Saturday, May 8, 2010


This planet is 4.54 billion-years-old. It has been witness to many wondrous events, from the formation of a viable atmosphere through photosynthesis to the creation of life itself. It has observed spectacles such as aurora borealis to 100-ft tall tidal waves with casual aloofness where mere mortals would cower in awe. It even bears the scars of war by asteroid assaults, shifting tectonic plates, and nuclear testing, but nothing, NOTHING, comes close to the epic trial it must now endure with the Titanesque Montreal Canadiens in Pittsburgher for Game 5 of the 2nd round of the 2010 Stanley Cup playoffs, the Beautiful Team, smashing everything in their path like a jack-hammer through an egg-carton.
Always on the prowl for some straight dope, your favourite reporter caught up to the Pittsburgher captain (pictured left) and brought up his team’s game-plan.
-What do you say to those who accuse of crying and whining every chance you get?
“You try to treat every chance differently and make the most of it until it’s stopped by Halak. Those things, those crying habits and everything you practice, that's when those things come into the game. You've got to trust your skill to whine and trust yourself to do it at the proper time before it can be stopped by Halak.”
-Isn’t it sometimes too much though? Don’t you feel it’s time to change and become a man?
“You try to make sure you are doing your part. I wouldn't change anything. Honestly, I wouldn't change what I am doing out there. Because at the end of the day, it’ll be stopped by Halak anyway.”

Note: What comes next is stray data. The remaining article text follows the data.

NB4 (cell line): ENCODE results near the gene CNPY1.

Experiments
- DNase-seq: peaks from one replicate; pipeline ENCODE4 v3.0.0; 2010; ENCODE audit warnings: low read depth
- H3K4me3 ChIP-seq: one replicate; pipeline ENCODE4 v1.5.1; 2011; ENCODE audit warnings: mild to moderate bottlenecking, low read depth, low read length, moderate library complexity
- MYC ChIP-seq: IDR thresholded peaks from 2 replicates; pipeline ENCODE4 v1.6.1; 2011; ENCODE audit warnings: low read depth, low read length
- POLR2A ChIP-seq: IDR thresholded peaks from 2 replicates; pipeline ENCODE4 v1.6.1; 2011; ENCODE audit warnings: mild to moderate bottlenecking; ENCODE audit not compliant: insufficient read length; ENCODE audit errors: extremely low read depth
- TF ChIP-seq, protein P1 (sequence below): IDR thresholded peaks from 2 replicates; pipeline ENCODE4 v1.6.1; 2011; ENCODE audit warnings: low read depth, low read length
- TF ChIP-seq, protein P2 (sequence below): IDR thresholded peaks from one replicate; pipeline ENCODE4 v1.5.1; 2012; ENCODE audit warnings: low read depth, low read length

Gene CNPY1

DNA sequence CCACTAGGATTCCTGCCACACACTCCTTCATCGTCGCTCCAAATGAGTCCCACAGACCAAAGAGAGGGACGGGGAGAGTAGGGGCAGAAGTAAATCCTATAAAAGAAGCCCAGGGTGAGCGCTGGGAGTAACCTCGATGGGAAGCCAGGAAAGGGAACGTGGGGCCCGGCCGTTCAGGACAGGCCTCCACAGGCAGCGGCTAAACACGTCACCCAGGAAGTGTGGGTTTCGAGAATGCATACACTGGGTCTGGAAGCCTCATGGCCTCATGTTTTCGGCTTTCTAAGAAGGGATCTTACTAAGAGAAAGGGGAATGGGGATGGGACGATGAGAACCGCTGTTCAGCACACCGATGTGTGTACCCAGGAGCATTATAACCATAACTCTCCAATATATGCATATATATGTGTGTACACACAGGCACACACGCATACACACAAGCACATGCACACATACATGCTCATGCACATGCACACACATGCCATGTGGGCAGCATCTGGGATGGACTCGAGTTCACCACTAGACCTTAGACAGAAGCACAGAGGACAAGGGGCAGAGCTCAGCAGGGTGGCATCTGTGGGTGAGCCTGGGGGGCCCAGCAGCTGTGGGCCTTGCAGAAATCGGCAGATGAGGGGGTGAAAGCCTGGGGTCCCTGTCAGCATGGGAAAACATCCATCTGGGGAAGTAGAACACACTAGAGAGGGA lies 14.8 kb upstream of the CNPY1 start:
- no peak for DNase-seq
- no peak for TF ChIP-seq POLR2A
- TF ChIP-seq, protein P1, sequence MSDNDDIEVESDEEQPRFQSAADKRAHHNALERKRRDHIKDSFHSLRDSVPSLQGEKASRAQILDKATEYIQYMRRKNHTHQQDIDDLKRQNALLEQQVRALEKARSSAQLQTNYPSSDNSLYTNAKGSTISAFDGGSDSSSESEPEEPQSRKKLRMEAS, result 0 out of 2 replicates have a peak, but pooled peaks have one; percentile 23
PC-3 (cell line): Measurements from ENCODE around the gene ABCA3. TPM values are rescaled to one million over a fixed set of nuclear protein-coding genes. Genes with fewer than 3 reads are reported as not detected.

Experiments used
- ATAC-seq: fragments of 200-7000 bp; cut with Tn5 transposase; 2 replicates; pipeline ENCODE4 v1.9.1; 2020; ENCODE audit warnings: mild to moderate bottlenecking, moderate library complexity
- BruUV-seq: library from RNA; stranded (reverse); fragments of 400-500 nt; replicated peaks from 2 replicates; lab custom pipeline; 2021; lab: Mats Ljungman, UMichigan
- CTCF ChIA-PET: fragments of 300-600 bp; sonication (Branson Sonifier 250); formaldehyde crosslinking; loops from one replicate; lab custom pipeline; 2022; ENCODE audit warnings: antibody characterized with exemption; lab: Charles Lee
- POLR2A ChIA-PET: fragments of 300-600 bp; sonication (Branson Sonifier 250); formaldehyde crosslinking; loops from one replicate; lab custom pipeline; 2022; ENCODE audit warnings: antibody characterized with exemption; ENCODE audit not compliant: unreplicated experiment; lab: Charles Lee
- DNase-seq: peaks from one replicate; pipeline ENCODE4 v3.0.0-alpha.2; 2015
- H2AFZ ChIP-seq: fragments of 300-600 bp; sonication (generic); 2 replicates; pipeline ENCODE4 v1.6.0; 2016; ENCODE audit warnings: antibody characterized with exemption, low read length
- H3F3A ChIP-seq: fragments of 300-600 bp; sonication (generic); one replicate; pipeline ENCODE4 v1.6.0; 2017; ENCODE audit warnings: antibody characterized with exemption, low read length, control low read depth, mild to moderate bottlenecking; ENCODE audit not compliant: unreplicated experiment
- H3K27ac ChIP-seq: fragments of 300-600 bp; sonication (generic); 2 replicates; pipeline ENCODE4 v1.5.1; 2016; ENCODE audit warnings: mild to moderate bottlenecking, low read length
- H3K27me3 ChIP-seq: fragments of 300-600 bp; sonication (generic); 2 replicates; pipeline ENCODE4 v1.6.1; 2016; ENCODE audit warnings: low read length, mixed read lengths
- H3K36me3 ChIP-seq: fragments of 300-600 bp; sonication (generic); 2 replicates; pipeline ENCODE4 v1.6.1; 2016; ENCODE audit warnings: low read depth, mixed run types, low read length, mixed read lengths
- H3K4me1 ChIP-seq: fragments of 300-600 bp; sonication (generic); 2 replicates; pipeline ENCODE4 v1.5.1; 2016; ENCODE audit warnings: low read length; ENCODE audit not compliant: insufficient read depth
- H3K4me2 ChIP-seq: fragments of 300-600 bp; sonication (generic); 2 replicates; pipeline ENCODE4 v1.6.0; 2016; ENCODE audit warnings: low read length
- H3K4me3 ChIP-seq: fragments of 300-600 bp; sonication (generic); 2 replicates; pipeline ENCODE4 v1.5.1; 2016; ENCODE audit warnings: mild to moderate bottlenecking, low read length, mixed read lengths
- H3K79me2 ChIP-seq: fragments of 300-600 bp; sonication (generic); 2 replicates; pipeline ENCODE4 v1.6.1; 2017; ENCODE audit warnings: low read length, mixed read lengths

-Whining didn’t help you win Game 4.
“But you can always analyze different things when you lose, whether it’s whining or stopped by Halak. There’s not much difference or much margin for error. It’s a playoff game and both teams played hard and somebody has to win -- and it’s the Montreal Canadiens more often than not because everything is stopped by Halak, so what difference does it make if I cry and whine or not?
-With the referees now obviously on to your lamenting techniques, will you or your teammates keep moping around feeling sorry for yourselves?
“I don’t think we moped around or felt sorry for ourselves. We just got stopped by Halak. You got to bounce back. We’ve all had to deal with that before -- tough goals or tough non-calls for whining.”
-Are you guys scared of the Montreal Canadiens now?
“That’s what they try to do; they try to control the fear zone and get into your head when it’s stopped by Halak. That’s a battle of how teams play. That’s not going to change. It’s going to be stopped by Halak. That’s their identity. They have got some quick forwards who try to capitalize on our mistakes and some fat d-men who block all our shots. They don’t let us score, they don’t let us get quality chances, they don’t let us cry, they don’t let us whine…it’s tough. And uh.., well…stopped by Halak.”
-Ok, Sid, thanks, I got it.
“Stopped by Halak.”
-Yes! I heard you. Thank you.
With so much weeping your insensitive reporter able to take, he decided to make his way to the Canadiens’ room at Pittsburgher’s practice facility to ask them how they felt about Sid the Kid getting all the attention. But he was stopped by Halak and informed they were in a meeting. No problem, he figured he’d grab a muffin and coffee off the brunch table and wait. But he was stopped by Halak and informed the muffins and donuts were for the Boys. Alright then, he’d go sit down in the stands and wait. But he was stopped by Halak for not having a proper practice press-pass. It was pointed out that a press-pass is ALSO a proper practice press-pass but that argument was stopped by Halak for overuse of alliteration.
It was then your face-making reporter started to get a little frustrated; decided to cut it short.
More updates when stopped by Ha…events warrant.

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